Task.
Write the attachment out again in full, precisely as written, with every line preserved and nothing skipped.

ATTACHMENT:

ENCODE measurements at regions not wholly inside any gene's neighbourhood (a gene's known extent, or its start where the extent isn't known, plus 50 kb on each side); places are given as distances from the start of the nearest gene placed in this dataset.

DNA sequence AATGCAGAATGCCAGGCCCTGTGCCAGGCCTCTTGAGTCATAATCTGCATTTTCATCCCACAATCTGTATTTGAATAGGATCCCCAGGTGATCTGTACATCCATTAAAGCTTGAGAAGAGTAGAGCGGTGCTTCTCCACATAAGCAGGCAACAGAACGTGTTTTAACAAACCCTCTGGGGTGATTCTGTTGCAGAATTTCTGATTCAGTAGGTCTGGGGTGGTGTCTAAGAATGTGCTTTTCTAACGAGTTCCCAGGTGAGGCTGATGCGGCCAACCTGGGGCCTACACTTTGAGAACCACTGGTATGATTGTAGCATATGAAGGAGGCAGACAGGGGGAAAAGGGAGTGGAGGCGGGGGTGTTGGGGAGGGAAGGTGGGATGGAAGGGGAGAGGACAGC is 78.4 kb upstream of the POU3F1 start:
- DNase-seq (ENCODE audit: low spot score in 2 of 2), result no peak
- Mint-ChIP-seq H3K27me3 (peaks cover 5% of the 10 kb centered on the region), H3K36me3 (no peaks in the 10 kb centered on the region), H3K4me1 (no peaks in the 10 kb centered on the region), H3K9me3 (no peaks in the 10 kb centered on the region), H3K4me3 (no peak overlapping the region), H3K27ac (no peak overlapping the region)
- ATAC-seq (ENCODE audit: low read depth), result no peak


ENCODE measurements at regions not wholly inside any gene's neighbourhood (a gene's known extent, or its start where the extent isn't known, plus 50 kb on each side); places are given as distances from the start of the nearest gene placed in this dataset.

DNA sequence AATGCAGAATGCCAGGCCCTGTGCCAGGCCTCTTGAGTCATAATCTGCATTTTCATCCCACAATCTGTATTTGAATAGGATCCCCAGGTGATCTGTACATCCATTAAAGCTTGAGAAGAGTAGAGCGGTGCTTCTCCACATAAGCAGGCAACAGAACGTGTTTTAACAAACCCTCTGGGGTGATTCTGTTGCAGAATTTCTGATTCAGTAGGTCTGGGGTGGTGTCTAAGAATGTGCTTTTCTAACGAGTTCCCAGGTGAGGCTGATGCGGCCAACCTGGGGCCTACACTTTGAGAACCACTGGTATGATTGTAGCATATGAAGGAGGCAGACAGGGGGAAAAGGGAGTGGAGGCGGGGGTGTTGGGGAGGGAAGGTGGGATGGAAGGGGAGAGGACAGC is 78.4 kb upstream of the POU3F1 start:
- DNase-seq (ENCODE audit: low spot score in 2 of 2), result no peak
- Mint-ChIP-seq H3K27me3 (peaks cover 5% of the 10 kb centered on the region), H3K36me3 (no peaks in the 10 kb centered on the region), H3K4me1 (no peaks in the 10 kb centered on the region), H3K9me3 (no peaks in the 10 kb centered on the region), H3K4me3 (no peak overlapping the region), H3K27ac (no peak overlapping the region)
- ATAC-seq (ENCODE audit: low read depth), result no peak